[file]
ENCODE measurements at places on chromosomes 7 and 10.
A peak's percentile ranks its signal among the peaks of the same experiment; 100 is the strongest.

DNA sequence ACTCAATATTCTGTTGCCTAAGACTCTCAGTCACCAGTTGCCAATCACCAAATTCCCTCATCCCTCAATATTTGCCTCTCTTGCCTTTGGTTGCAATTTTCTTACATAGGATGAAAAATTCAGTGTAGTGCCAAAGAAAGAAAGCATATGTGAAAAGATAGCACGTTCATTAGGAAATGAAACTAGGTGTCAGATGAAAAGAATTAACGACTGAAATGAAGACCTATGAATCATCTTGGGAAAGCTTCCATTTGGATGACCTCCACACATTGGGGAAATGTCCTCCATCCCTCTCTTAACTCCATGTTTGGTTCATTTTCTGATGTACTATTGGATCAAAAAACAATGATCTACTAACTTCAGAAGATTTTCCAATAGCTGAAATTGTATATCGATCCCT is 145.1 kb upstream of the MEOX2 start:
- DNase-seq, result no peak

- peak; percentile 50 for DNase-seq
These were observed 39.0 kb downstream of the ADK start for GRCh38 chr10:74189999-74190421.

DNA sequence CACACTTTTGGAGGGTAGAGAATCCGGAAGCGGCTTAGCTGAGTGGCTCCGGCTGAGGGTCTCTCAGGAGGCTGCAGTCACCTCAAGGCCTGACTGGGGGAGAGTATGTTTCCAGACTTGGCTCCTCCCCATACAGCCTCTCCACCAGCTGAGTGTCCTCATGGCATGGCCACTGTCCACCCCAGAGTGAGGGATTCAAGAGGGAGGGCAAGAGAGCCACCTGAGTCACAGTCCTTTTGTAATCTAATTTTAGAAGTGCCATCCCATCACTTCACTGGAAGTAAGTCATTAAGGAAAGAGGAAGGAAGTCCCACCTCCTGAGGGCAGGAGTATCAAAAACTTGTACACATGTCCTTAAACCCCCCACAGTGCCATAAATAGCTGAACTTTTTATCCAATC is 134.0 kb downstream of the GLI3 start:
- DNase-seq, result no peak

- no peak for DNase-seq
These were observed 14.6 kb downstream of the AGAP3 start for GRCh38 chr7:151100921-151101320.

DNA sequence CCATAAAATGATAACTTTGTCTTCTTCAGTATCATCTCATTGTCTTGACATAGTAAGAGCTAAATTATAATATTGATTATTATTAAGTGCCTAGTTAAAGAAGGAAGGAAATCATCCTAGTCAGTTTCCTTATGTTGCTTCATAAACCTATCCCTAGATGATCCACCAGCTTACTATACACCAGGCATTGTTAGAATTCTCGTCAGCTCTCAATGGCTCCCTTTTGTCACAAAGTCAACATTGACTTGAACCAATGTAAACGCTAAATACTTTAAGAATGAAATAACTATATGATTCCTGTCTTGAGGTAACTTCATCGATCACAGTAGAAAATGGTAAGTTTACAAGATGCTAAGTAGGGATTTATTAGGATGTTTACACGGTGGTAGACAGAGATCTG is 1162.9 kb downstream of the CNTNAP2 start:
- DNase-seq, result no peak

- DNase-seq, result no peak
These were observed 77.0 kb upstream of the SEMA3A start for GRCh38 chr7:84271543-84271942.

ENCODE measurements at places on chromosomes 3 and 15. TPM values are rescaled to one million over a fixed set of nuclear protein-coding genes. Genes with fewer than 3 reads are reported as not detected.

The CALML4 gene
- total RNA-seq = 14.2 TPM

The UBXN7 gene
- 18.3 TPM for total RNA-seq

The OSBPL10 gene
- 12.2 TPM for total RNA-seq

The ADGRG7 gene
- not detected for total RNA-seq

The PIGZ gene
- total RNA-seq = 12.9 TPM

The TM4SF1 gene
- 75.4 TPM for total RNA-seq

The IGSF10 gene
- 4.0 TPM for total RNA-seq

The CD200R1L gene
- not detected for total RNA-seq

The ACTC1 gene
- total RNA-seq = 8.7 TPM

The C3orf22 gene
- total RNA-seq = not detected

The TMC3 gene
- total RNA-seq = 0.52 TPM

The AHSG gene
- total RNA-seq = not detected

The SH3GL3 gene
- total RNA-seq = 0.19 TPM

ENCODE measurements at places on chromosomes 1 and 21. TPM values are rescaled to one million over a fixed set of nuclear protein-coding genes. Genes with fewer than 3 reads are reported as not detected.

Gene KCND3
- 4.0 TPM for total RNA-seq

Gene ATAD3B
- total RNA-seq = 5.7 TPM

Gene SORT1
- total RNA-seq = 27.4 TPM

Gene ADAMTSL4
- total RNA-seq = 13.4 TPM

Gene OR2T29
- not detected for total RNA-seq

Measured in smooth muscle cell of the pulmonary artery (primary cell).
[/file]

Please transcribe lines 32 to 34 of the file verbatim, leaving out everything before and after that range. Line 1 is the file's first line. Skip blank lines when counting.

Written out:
The ACTC1 gene
- total RNA-seq = 8.7 TPM

The C3orf22 gene